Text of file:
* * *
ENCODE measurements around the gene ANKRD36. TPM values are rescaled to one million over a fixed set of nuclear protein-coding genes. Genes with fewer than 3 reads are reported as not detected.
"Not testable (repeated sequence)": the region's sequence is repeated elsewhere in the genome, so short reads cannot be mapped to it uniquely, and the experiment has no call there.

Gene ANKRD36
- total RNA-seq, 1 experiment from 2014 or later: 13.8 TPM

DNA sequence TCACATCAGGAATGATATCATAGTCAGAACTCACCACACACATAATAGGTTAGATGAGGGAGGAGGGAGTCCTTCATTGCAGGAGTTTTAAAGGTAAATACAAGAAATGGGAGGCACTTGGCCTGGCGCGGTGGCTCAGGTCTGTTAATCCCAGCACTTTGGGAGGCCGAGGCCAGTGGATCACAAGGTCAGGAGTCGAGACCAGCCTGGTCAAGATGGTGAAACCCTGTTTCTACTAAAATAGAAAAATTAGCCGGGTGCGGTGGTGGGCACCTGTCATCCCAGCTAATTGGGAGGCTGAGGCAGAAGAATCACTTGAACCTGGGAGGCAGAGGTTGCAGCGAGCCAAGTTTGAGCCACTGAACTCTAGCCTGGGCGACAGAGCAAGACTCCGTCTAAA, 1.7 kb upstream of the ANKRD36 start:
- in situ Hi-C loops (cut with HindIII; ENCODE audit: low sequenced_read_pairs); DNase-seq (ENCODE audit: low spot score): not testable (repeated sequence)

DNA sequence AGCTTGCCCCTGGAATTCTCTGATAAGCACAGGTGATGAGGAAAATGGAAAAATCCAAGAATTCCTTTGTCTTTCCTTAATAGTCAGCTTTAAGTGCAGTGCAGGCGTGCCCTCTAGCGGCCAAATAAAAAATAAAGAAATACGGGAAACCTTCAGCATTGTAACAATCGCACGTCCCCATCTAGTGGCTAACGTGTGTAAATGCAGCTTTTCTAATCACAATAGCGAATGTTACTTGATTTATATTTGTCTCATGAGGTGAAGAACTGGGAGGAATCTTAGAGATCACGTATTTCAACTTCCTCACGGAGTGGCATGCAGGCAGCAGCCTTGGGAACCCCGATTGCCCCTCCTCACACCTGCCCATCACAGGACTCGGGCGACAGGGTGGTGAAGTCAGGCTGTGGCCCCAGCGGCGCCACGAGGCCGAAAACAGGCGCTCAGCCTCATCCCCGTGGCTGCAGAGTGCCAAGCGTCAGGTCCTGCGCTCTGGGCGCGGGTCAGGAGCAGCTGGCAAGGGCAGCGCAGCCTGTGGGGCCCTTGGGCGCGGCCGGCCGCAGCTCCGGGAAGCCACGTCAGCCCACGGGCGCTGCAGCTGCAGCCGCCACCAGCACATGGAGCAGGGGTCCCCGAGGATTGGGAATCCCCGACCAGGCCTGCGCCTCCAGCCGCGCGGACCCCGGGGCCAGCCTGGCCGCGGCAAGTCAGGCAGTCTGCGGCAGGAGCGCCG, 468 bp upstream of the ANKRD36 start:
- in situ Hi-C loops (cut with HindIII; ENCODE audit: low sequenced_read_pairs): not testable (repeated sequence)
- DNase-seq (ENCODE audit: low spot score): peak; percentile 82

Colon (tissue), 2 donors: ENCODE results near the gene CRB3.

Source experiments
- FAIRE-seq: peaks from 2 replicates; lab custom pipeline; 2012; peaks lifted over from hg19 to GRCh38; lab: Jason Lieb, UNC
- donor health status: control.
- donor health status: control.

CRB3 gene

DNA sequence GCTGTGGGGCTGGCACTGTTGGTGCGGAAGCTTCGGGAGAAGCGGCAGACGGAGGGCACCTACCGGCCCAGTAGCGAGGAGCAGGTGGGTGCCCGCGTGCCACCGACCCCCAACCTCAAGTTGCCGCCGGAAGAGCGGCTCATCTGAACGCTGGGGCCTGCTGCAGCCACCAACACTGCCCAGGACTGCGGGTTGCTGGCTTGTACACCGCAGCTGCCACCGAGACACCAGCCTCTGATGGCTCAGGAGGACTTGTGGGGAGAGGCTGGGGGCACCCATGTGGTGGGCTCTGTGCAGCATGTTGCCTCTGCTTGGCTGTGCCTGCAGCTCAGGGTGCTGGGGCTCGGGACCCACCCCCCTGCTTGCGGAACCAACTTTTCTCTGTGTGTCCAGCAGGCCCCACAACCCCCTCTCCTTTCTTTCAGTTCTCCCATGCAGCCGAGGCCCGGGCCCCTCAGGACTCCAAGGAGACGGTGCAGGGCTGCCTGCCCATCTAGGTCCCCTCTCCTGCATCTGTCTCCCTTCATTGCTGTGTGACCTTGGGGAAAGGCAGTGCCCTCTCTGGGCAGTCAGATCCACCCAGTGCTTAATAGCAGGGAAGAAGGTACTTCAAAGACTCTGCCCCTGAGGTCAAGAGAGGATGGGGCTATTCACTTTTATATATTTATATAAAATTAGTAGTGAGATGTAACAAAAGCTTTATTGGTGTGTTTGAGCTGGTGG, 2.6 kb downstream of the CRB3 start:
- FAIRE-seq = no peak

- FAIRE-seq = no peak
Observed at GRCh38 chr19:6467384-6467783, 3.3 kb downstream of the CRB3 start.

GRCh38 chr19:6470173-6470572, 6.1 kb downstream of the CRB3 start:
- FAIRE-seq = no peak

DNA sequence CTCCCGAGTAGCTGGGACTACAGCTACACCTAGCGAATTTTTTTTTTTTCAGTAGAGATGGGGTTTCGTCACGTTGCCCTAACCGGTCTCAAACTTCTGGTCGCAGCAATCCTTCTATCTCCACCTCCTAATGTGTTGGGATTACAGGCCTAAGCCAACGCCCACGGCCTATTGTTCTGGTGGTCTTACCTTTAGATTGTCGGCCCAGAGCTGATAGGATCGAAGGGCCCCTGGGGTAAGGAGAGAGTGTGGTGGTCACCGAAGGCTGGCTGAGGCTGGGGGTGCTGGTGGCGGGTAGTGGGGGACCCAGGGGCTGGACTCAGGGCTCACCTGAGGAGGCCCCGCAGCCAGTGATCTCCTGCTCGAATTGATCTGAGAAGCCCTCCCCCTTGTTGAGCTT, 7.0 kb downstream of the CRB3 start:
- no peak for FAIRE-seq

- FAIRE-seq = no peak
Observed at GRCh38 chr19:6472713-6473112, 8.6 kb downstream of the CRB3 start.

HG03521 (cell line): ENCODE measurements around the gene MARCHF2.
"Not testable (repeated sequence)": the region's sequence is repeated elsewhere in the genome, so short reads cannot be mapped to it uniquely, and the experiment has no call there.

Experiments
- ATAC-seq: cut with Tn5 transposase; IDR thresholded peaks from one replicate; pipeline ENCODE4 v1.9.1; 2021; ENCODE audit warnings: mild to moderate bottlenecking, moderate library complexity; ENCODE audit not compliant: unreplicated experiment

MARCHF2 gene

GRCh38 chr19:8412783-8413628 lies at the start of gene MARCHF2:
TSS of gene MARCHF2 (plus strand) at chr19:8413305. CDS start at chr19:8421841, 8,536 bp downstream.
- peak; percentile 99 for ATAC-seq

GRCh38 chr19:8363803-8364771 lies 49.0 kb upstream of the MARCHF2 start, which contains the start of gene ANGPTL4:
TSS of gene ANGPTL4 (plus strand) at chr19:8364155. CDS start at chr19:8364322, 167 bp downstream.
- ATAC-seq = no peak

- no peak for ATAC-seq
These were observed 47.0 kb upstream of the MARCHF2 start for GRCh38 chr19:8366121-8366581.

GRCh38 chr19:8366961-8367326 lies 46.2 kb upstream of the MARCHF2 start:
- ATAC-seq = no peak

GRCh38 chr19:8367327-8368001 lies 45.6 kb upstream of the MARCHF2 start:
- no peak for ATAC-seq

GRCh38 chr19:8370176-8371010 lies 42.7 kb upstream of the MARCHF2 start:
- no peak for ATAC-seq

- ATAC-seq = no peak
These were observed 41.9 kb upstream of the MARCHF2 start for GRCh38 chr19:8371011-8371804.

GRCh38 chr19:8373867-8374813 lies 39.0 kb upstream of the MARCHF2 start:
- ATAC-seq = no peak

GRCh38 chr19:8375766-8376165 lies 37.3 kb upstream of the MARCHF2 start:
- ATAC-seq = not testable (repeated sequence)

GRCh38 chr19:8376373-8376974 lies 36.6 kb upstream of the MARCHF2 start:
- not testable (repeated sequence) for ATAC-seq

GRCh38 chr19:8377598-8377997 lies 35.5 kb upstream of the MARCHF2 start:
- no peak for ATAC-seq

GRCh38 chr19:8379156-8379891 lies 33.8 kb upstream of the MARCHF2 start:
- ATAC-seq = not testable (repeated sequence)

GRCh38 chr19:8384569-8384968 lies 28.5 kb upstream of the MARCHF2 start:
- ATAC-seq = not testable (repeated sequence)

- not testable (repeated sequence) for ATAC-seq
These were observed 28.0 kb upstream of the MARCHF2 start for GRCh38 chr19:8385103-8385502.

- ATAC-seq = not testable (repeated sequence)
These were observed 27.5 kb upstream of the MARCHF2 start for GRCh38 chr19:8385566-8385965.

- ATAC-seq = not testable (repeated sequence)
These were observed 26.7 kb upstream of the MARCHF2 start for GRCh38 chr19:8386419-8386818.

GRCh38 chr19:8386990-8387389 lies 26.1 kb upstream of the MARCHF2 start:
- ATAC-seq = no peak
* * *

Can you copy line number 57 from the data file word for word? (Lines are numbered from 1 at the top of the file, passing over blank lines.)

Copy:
GRCh38 chr19:8384569-8384968 lies 28.5 kb upstream of the MARCHF2 start: